I recently watched Under African Skies, the documentary about the recording of Graceland which has been touring the film festival circuit over the past 18 months or so. The film marks the 25th anniversary of the album’s release, and has the usual talking heads interspersed with archive footage from the recording sessions.
One of the big talking points was Simon’s stealthily assembled recording sessions in South Africa, bypassing the cultural boycott of the country imposed by the ANC. It’s funny that the music industry often criticises Queen for playing concerts in South Africa at this time (a topic that really annoys Brian May when brought up in interviews), yet Paul Simon is almost universally applauded for collaborating with South African musicians and recording part of this album there. Did he collaborate or did he exploit them? He seems to have given co-writing credit wherever it’s due, but surely he seems to have become much, much richer – both financially and artistically – than them as a result.
I’m not sure which side of the fence I sit, and I don’t really like to tarnish art with politics, but the whole thing reeks of a certain duplicity. What isn’t in doubt is whether this is a good album or not. I think it’s fantastic, and it’s a refreshing change from the sludge of mid-‘80s solo albums released by rock stars from the ‘70s. I’ve loved the album ever since I saw it covered during the first series of Classic Albums. It quickly became a favourite, throughout college and university, and I’d always try to push onto other people.
If I had any criticisms at all, it would be the title of the song that lends its name to the album. Although it’s a fantastic song, and one of the album’s highlights, it just doesn’t fit right hearing about America, New York City and Elvis’ home when the rest of the album is so rooted in South Africa – both lyrically and musically. In the documentary Under African Skies, Simon recounts that it also didn’t make sense to him at the time, and that he always meant to the change the title of the song at least, but that no matter what he tried he just couldn’t change those words that fit so well. Perhaps it’s the counterpoint, between the subject matter of America and South Africa that actually makes it so interesting.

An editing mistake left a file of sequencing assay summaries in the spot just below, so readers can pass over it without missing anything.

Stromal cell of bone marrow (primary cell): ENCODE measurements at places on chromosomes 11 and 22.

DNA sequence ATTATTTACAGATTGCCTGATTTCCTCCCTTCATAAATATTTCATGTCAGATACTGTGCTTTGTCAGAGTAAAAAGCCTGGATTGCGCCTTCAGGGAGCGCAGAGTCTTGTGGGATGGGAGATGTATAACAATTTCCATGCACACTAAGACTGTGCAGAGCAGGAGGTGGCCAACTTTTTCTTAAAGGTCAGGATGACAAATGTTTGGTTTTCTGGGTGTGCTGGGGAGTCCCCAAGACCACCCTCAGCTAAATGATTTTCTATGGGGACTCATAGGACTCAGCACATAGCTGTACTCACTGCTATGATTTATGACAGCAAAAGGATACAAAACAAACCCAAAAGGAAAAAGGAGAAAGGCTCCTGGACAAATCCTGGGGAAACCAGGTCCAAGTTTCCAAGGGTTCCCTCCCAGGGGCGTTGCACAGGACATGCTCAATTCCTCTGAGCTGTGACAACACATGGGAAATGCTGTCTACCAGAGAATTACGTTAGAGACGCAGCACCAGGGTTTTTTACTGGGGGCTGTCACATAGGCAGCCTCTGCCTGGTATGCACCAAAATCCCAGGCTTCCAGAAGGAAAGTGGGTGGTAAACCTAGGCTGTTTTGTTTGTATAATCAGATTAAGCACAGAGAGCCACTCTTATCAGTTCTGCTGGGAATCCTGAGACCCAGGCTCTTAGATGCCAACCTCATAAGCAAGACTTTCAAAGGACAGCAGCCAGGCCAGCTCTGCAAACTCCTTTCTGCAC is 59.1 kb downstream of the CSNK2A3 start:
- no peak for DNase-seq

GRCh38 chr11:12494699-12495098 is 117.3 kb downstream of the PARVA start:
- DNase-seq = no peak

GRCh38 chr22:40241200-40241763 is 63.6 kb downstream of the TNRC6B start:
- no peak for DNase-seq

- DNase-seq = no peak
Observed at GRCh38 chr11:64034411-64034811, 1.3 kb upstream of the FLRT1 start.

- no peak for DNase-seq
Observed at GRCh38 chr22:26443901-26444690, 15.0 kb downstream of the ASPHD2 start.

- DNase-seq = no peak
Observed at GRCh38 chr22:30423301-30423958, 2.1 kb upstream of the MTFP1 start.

A couple of years ago I went to see Simon & Garfunkel in concert. I don’t know what I was expecting but they totally exceeded my expectations, and to this day it remains one of the best gigs I’ve been to. Halfway through their set, Paul Simon walked offstage for a short break while Art Garfunkel remained on stage with the band. I started to lose interest after he followed a fantastic version of Bridge Over Troubled Water with a new song he had recently written. Right then, as my guard was down, and I thought I’d witnessed the peak of their performance with songs like Old Friends and The Sound Of Silence, Paul Simon walked back onstage to do his solo piece and give Garfunkel a short break. He walked out to the middle of stage and pointed across to the piano-accordionist that had suddenly appeared, who in turn started the opening notes to The Boy In The Bubble. I’d never have believed I would have seen Paul Simon perform this song, so it was a very happy and welcome surprise.
Hit: You Can Call Me Al
Hidden Gem: The Boy In The Bubble